The old town of Valletta, as photographed by drone on February 24, 2018.
The old town of Valletta, as photographed by drone on February 24, 2018.

The architecture of Valletta’s streets and piazzas ranges from mid-16th century Baroque to Modernism. The city is the island’s principal cultural center and has a unique collection of churches, palaces and museums and act as one of the city’s main visitor attractions. When Benjamin Disraeli, future British Prime Minister, visited the city in 1830, he described it as “a city of palaces built by gentlemen for gentlemen,” and remarked that “Valletta equals in its noble architecture, if it does not excel, any capital in Europe,” and in other letters called it “comparable to Venice and Cádiz” and “full of palaces worthy of Palladio.”

Buildings of historic importance include St John’s Co-Cathedral, formerly the Conventual Church of the Knights of Malta. It has the only signed work and largest painting by Michelangelo Merisi da Caravaggio. The Auberge de Castille et Leon, formerly the official seat of the Knights of Malta of the Langue of Castille, Léon and Portugal, is now the office of the Prime Minister of Malta. The Grandmaster’s Palace, built between 1571 and 1574 and formerly the seat of the Grand Master of the Knights of Malta, used to house the Maltese Parliament, now situated in a purpose-built structure at the entrance to the city, and now houses the offices of the President of Malta.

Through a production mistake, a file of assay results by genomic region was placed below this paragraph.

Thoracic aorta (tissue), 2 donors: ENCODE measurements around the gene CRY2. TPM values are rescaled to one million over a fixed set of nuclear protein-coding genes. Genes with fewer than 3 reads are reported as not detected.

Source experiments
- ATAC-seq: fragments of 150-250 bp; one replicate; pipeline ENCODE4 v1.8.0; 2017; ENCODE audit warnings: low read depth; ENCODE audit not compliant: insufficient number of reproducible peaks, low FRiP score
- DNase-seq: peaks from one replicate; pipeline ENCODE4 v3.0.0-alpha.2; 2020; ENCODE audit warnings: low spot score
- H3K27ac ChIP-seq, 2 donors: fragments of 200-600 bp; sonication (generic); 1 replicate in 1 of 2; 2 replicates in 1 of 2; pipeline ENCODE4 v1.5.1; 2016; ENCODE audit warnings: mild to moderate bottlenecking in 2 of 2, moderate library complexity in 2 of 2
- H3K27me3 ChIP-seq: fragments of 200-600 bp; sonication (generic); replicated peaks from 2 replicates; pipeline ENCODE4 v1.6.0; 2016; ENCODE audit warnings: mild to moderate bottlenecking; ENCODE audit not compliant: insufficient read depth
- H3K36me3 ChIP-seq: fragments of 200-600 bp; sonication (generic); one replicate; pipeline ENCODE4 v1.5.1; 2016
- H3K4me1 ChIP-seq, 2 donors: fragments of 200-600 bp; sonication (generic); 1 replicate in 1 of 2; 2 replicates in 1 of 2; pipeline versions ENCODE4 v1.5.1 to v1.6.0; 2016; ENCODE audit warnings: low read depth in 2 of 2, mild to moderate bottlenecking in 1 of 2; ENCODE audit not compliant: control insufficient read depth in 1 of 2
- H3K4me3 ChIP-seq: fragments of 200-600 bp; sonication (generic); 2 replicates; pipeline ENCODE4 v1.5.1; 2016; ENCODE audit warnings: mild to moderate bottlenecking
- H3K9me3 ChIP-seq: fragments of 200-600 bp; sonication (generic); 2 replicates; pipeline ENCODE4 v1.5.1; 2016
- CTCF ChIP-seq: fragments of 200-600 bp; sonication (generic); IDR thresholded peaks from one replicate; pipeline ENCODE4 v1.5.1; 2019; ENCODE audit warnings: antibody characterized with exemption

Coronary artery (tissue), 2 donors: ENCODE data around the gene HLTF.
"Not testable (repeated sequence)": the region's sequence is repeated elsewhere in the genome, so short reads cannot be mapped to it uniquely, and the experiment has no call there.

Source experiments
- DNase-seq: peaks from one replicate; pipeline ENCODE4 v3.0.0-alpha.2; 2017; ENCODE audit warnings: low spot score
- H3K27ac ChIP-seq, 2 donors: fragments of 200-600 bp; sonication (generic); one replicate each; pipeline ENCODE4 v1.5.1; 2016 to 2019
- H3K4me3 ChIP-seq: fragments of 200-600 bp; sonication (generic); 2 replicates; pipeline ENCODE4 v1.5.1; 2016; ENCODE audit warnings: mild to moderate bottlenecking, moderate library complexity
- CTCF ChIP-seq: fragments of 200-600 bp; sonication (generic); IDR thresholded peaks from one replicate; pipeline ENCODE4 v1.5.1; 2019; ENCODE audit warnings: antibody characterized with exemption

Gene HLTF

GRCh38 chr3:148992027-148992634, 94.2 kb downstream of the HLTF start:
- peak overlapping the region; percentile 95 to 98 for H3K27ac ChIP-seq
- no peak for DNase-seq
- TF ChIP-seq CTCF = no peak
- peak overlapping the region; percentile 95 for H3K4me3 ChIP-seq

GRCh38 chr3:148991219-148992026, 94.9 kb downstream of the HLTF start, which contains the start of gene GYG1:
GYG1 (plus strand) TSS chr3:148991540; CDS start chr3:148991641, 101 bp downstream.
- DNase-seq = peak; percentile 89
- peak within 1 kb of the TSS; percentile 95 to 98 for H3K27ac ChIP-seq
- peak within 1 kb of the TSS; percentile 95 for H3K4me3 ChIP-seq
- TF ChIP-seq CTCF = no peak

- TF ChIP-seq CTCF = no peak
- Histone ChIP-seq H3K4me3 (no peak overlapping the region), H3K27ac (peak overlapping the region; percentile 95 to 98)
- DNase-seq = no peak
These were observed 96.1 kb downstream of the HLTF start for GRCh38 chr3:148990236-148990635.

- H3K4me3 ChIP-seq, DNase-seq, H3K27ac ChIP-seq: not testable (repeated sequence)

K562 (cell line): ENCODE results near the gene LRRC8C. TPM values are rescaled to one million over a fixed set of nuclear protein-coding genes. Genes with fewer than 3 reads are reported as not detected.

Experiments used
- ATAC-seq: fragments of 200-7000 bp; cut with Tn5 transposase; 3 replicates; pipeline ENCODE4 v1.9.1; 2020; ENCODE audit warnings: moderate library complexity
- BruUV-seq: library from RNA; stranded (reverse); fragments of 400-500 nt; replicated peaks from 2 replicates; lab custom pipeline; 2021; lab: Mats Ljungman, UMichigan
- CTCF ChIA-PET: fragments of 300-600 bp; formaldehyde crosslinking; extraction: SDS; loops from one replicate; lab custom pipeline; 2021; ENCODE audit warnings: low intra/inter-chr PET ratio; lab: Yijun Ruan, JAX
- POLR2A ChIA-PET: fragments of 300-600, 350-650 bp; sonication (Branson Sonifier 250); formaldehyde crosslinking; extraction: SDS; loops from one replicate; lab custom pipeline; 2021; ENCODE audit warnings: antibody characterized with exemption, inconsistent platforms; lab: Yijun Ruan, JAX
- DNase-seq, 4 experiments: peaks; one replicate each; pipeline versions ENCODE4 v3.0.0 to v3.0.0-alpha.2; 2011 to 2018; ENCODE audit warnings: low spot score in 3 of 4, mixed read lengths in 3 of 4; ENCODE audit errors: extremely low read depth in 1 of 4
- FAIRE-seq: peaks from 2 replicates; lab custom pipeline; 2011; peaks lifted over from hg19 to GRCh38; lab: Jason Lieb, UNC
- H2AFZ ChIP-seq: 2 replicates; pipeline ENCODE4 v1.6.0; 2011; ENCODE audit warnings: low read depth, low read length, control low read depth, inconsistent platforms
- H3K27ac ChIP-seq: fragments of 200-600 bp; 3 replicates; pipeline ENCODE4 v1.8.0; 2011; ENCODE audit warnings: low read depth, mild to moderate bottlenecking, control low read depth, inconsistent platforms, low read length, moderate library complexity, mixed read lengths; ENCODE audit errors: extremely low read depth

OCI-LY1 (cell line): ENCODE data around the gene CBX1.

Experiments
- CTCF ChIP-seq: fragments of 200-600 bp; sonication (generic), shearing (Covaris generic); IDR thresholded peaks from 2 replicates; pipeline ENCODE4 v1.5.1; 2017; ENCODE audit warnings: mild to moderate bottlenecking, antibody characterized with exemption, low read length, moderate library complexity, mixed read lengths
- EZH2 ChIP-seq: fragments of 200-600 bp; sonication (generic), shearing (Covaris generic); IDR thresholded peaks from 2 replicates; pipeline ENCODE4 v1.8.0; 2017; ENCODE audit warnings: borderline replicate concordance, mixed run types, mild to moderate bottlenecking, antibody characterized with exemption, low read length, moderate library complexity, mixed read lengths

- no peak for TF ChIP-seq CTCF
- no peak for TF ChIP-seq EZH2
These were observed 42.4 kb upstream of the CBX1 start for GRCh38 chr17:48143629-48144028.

The National Museum of Fine Arts is a Rococo palace dating back to the late 1570s, which served as the official residence of the Commander-in-Chief of the Mediterranean Fleet during the British era from the 1820s onwards. The Manoel Theatre (Teatru Manoel) was constructed in just ten months in 1731, by order of Grand Master António Manoel de Vilhena, and is one of the oldest working theatres in Europe. The Mediterranean Conference Centre was formerly the Sacra Infermeria. Built in 1574, it was one of Europe’s most renowned hospitals during the Renaissance. The fortifications of the port, built by the Knights as a magnificent series of bastions, demi-bastions, cavaliers and curtains, approximately 330 feet (100 meters) high, all contribute to the unique architectural quality of the city.

Scott #1426 is the lowest denomination — 19 euro cents — in a set of three stamps released on March 9, 2011, bearing Maltese landscape paintings by Edward Said. The set also included a 37-cent stamp picturing Manoel Island and a 1.57-euro value with a painting of Cittadella. These were lithographed on watermarked paper, perforated 14×14½.

Flag of Valletta

Valletta coat of arms